Friday, February 26, 2010
One of my favorite things besides world building is developing characters. I'm one of those writers who believe there is no hard and fast rule for what process you use to write or how you develop your stories/characters. The end result -- a good story with engagaing world and characters -- can be accomplished in many different ways.
When I develop my characters, I dig pretty deep. Whether it's notes on their background, personality, quirks, etc.. or learning about them as I write by the seat of my pants, I always have a good sense of who they are in my mind. If you think of your characters as real, dynamic people (or beings), writing about them comes pretty easily. Because, really, how boring would it be to write the same character type over and over again? When I write from one character to another, I find it refreshing to switch gears, to get into another mode. I look forward to this or else, like I said, it'd be a total snooze-fest.
Some characters I develop completely in my head. Some I make notes for. Some I have gone so far as to think of very detailed traits that highlight their individuality. For instance, it's not in the book, but Charlie thinks Wendy's square hamburger patties are unnatural. It's just NOT right! They should be round! :-) She'd declare this laughing, of course, because she knows it's funny and silly. But, digging deeper, there is a desire in her for order. She has a need to compartmentalize things, to put things in their place. In the world she lives in, she has to accept the unnatural, the crazy things she sees, does, and has to deal with... so this need for order in other ways shows itself, even in humorous ways.
On a real level, we'll use me. Every single time I go into a hotel room, one of the first things I do is untuck the sheets and blankets, walking all the way around the bed and pulling them out. I hate for my feet to feel pulled down by tucked-in blankets. It feels like I'm trapped. Now this could simply be a trait that makes me a little different, or if we dug deeper, we might learn why I don't want to be trapped, why I need to feel free, maybe something happened in my past that gave me this anxiety over feeling trapped. Sometimes it's simple, sometimes it's not. But every individual possesses the simple and the complicated.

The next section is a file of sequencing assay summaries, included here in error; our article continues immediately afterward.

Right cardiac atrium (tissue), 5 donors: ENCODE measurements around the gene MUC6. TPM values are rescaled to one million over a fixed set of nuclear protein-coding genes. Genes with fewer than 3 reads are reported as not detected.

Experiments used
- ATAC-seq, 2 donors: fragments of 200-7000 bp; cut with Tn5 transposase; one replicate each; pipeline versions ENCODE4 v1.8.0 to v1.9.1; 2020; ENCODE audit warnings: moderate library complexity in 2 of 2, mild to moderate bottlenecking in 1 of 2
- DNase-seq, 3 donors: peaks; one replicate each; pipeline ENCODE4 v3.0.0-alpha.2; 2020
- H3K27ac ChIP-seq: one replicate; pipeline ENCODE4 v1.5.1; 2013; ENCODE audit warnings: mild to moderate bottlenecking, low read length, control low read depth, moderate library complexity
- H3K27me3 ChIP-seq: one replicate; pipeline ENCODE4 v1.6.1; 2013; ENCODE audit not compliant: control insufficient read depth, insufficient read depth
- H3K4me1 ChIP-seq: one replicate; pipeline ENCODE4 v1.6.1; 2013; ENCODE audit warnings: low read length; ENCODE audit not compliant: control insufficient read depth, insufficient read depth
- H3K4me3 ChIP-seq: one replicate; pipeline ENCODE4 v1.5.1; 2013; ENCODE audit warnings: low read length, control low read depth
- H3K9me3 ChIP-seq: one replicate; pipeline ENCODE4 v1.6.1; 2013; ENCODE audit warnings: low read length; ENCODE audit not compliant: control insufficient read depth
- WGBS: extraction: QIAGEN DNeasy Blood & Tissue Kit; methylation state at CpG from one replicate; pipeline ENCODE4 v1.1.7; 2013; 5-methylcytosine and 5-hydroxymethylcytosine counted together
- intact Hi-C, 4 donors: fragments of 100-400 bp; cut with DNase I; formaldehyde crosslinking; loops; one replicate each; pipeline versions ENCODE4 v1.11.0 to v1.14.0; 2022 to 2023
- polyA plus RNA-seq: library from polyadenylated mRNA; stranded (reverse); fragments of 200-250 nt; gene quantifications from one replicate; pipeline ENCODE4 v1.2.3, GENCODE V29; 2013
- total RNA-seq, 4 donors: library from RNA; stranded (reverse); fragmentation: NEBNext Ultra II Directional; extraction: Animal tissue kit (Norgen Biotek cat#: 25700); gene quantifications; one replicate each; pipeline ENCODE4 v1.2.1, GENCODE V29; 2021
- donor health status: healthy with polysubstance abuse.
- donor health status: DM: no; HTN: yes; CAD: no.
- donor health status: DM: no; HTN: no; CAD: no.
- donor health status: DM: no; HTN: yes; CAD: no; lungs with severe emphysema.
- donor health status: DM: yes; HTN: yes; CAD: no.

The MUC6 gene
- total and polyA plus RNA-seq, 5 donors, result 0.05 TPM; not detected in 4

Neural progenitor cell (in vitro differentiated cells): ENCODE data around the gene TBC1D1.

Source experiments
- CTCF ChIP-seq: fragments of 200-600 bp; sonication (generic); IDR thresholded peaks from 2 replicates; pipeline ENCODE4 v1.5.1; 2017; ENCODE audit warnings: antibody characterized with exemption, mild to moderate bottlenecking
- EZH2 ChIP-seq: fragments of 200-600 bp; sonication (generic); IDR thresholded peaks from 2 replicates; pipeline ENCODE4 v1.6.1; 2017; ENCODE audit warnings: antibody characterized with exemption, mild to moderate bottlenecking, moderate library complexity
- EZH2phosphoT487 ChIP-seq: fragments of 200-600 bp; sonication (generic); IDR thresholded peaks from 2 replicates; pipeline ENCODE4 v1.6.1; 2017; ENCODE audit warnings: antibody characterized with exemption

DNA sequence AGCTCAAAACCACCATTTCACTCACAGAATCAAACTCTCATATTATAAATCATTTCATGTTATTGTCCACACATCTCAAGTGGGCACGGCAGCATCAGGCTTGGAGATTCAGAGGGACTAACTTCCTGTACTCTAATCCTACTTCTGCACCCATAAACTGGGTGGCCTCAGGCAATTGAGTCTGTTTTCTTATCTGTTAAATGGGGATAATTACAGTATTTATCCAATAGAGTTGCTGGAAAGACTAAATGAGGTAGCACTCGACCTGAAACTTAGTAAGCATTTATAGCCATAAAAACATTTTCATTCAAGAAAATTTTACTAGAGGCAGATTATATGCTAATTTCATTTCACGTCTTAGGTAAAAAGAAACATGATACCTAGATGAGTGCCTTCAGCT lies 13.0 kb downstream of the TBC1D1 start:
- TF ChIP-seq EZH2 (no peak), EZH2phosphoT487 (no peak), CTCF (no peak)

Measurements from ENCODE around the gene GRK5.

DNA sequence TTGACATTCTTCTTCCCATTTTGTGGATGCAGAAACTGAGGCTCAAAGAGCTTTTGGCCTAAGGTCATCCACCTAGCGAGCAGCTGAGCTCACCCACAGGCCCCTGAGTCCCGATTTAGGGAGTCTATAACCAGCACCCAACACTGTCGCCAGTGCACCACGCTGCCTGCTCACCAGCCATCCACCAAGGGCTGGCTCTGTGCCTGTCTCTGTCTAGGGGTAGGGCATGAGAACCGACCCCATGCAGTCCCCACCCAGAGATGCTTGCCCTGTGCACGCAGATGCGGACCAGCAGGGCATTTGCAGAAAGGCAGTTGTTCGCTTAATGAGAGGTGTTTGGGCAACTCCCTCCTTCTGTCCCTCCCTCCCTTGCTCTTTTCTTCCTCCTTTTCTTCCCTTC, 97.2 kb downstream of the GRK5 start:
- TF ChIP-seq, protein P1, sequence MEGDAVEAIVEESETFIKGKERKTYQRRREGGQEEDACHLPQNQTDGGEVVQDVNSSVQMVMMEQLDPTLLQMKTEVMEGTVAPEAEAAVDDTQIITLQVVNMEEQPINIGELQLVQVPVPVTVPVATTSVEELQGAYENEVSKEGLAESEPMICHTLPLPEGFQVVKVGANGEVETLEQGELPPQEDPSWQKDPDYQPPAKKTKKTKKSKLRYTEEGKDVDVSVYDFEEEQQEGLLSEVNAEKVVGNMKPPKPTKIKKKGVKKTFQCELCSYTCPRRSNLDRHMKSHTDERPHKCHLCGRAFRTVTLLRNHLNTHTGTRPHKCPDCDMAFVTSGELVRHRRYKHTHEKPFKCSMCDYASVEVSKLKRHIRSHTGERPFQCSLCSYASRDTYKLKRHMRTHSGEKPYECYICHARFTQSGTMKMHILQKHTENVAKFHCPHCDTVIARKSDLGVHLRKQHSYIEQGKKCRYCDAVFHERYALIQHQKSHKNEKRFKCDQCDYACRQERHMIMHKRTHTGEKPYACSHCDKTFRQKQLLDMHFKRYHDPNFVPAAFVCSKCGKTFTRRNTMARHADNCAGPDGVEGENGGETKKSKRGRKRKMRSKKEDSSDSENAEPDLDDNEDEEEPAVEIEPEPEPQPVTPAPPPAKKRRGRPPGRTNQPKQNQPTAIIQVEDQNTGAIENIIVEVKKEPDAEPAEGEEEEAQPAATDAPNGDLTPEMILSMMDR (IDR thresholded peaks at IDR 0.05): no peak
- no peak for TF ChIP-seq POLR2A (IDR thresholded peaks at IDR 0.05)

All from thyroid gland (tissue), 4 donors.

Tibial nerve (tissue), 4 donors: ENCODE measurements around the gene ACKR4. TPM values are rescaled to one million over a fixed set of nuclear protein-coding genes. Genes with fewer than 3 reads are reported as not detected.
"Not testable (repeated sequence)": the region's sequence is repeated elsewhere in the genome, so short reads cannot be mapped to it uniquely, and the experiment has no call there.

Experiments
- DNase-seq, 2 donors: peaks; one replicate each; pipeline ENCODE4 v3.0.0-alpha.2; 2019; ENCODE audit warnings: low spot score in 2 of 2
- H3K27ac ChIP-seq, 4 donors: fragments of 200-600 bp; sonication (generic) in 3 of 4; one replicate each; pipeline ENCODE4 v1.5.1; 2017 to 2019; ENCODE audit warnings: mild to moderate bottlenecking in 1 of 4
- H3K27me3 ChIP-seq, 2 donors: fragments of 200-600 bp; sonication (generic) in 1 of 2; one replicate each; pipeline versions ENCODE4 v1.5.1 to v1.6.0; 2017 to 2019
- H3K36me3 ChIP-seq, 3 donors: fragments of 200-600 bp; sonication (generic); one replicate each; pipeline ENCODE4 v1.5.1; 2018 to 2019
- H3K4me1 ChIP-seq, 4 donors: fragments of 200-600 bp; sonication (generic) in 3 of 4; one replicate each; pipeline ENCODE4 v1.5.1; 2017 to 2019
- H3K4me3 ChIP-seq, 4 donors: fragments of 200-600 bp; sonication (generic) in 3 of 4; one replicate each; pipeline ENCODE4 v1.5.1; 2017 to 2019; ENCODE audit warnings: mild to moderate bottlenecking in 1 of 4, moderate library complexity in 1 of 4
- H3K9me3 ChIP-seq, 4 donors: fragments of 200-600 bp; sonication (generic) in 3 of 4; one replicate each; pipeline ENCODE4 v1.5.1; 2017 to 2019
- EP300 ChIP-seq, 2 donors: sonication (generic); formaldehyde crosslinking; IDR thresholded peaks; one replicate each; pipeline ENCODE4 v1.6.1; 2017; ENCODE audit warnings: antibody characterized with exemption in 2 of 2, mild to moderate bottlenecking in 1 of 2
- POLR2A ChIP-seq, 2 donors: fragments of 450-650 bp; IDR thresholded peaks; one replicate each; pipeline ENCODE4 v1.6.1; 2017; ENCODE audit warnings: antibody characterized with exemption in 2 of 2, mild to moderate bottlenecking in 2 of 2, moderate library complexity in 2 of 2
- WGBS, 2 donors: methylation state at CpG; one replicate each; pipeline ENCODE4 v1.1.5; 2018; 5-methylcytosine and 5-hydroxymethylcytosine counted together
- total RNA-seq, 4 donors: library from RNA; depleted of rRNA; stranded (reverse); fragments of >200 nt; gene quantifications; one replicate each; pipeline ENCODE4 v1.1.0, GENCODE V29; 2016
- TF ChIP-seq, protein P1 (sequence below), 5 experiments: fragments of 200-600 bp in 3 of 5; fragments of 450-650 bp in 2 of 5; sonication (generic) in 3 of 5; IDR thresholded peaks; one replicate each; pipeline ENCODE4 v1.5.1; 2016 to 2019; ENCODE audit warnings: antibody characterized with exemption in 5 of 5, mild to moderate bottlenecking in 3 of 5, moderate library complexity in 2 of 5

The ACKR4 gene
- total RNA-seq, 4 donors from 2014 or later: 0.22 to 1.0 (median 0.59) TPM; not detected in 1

Writing scenes with a male character -- now those, to me, are super fun. Let's take Hank, Charlie Madigan's siren partner from THE BETTER PART OF DARKNESS. I know him. I know what he looks like, how he thinks, what he does on his days off, what makes him laugh and what pisses him off. I know it takes a heck of a lot to rile him, and I know that the nonchalant manner he shows the world hides some pretty big issues concerning his past. Jumping back and forth between Hank and Charlie becomes seamless when the characters are that developed in my mind. But, it's really important to stay true to them, and by that I mean their responses and reactions. You might want them to say a certain thing or react a certain way, but you always have to ask yourself -- is that true to the character I have set up? Guys and girls, kids and adults, we'll all see things slightly different or vastly different. As writers we observe, we watch, we have a good sense of interactions and traits... and we have our own experiences with the opposite sex to draw upon, as well as what we learn, realize, and glean from sources, like TV, books, news, reasearch material, etc...